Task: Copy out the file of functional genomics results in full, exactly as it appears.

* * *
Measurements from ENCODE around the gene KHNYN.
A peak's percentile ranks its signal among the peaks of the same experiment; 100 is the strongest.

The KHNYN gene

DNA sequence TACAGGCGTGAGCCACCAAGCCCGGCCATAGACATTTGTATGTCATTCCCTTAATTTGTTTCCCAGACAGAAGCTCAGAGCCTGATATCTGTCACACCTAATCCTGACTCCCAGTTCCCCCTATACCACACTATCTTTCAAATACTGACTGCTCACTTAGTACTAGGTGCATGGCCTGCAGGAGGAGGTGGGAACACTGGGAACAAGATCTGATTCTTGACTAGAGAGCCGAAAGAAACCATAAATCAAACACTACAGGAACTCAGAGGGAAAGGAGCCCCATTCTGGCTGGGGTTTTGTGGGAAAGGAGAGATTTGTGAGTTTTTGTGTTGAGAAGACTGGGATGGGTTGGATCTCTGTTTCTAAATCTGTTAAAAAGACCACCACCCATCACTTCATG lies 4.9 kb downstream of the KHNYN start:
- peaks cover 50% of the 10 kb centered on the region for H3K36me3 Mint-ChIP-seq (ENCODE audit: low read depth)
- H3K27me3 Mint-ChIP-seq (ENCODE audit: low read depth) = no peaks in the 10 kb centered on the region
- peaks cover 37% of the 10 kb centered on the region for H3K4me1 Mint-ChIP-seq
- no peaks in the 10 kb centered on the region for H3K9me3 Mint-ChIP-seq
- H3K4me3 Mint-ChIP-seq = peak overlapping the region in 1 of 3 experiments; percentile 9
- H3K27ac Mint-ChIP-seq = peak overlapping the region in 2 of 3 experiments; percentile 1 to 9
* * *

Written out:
Measurements from ENCODE around the gene KHNYN.
A peak's percentile ranks its signal among the peaks of the same experiment; 100 is the strongest.

The KHNYN gene

DNA sequence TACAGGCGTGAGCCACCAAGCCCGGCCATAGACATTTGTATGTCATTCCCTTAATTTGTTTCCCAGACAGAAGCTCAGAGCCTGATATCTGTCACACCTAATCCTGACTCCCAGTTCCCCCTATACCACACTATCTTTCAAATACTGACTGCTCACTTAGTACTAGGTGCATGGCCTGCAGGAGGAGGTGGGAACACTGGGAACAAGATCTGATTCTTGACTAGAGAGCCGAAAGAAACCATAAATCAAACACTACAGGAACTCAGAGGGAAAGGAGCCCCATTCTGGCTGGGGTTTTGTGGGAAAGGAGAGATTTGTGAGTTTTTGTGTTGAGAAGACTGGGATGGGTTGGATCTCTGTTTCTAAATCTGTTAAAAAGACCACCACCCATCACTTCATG lies 4.9 kb downstream of the KHNYN start:
- peaks cover 50% of the 10 kb centered on the region for H3K36me3 Mint-ChIP-seq (ENCODE audit: low read depth)
- H3K27me3 Mint-ChIP-seq (ENCODE audit: low read depth) = no peaks in the 10 kb centered on the region
- peaks cover 37% of the 10 kb centered on the region for H3K4me1 Mint-ChIP-seq
- no peaks in the 10 kb centered on the region for H3K9me3 Mint-ChIP-seq
- H3K4me3 Mint-ChIP-seq = peak overlapping the region in 1 of 3 experiments; percentile 9
- H3K27ac Mint-ChIP-seq = peak overlapping the region in 2 of 3 experiments; percentile 1 to 9